Pedal to the Metal

Jay Frye spins his wheels during an NHRA Summit Series at Irwindale Speedway in Irwindale, Calif., on April 7, 2024. Photo by Benjamin Hanson.


The tires spin and smoke rises.


The engines rumble as drivers anticipate conquering the eighth-mile.



In the small desert town of Irwindale, hundreds of racers gathered to fulfill their need for speed. 

Irwindale Speedway opened in 1998 and features an eighth-mile drag strip, as well as a dual half-mile and third-mile oval track that can be used for drifting or traditional stock car races. 

On a warm Sunday afternoon, Irwindale Speedway hosted an NHRA Summit E.T. Divisional Series where drivers competed in an elimination tournament. There were motorcycles, junior dragsters and heavily modified muscle cars and trucks. Winners raced for a chance to advance to the NHRA Summit National Championship in Las Vegas. 

One racer went to major lengths to achieve extreme speeds. 

Recovering meth user Timothy Smith rigged a General Electric J85 engine, mainly used for Northrop F-5 Freedom Fighter jets, to the back of a dragster. 

Smith said it’s expensive to make a standard car go faster and used that as motivation to do something extravagant.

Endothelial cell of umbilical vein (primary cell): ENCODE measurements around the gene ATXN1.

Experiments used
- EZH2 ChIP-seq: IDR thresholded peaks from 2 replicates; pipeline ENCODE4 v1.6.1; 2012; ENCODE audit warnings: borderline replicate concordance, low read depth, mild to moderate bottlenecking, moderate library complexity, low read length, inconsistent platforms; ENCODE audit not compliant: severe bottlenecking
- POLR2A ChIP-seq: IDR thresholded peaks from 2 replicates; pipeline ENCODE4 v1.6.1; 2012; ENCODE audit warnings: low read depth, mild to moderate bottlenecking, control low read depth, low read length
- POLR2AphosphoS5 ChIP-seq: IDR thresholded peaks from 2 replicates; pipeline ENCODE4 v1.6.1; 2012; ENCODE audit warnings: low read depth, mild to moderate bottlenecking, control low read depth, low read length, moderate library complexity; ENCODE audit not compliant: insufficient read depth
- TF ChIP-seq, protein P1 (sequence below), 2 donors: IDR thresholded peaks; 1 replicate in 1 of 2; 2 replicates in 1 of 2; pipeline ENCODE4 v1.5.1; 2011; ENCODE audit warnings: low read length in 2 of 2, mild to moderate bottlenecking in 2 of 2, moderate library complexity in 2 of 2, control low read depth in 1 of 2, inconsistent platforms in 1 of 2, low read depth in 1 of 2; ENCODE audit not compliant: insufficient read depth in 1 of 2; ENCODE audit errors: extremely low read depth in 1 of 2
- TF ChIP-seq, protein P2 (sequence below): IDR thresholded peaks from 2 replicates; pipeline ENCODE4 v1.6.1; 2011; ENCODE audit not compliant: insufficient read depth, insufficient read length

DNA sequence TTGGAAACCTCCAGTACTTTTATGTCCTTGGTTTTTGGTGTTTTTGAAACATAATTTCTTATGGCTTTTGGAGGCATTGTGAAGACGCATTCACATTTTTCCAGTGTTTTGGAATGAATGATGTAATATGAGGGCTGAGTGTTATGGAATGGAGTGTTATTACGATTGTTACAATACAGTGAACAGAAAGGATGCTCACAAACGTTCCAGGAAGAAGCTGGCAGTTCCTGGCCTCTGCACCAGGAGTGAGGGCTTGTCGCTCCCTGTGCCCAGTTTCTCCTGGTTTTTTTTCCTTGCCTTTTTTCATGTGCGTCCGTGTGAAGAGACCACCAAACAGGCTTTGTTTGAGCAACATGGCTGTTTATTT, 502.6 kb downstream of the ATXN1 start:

“You get a lot of shit done when you quit doing dope,” Smith said. 

Smith said finding religion helped keep him sober and safe while racing. 

“I’m looking at the cross the entire time I’m going down the dragstrip,” Smith said. 

The tournament started with motorcycles, then modified cars and finally junior dragsters.

Four-time Irwindale Track championship winner Laverk Harper placed first in the motorcycle bracket. 

Harper said when he’s on his motorcycle and the lights are counting down, he goes through a whole checklist of what to do and envisions how the race should go.

“After I saw my win light come on, I felt the weight lifted off my shoulders and pure joy,” Harper said. 

Jay Frye has been racing since the ‘80s and participated in the Summit E.T. to try out his new 1964 Chevy Nova SS on the strip. 

Frye said he chooses to race at Irwindale because it’s close to home. 

Irwindale Speedway hosts weekly events on Thursdays, Fridays, Saturdays and Sundays. The tracks are open to the public for a night of fun.